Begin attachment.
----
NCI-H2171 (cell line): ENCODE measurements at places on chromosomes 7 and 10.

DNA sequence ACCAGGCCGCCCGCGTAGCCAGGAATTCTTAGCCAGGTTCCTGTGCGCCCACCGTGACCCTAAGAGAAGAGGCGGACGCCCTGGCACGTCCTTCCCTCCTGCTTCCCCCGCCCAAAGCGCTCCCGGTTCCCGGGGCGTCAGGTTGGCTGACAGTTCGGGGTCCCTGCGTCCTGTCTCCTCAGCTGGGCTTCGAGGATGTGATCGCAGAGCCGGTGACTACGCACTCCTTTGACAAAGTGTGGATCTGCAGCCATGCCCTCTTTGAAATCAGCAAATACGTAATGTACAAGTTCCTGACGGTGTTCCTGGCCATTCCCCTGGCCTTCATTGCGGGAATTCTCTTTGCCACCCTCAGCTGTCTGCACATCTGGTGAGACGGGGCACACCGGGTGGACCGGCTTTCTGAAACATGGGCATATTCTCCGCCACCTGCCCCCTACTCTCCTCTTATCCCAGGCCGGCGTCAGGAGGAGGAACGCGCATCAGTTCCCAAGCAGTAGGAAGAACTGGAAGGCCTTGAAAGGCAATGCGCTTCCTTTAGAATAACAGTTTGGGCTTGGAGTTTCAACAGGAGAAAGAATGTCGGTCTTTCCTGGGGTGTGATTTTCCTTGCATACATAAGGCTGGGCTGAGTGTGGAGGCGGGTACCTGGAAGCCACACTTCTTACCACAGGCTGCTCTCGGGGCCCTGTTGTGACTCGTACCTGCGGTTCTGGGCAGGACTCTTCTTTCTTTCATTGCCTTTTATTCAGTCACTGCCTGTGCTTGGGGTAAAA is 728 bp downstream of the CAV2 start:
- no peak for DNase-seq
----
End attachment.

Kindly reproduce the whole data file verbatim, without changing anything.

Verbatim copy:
NCI-H2171 (cell line): ENCODE measurements at places on chromosomes 7 and 10.

DNA sequence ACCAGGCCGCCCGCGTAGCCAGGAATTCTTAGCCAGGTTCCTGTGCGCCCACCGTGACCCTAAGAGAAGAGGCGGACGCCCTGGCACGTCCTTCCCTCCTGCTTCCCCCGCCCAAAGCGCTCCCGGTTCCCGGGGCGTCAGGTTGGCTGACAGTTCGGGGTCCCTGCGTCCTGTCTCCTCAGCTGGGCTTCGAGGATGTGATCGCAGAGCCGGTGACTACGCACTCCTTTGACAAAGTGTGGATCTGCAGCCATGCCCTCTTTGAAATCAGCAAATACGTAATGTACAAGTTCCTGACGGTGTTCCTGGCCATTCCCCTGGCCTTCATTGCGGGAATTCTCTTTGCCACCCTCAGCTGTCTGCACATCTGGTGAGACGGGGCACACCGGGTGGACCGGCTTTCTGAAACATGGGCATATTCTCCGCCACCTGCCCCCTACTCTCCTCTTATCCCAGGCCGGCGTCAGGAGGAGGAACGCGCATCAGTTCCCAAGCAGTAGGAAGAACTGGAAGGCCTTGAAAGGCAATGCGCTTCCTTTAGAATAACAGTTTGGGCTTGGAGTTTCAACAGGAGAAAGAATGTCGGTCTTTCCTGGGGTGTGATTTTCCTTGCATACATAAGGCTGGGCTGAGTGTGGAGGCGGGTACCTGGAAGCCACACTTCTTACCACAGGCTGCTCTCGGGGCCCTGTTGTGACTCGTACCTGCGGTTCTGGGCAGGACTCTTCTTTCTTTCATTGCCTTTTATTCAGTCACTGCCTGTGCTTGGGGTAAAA is 728 bp downstream of the CAV2 start:
- no peak for DNase-seq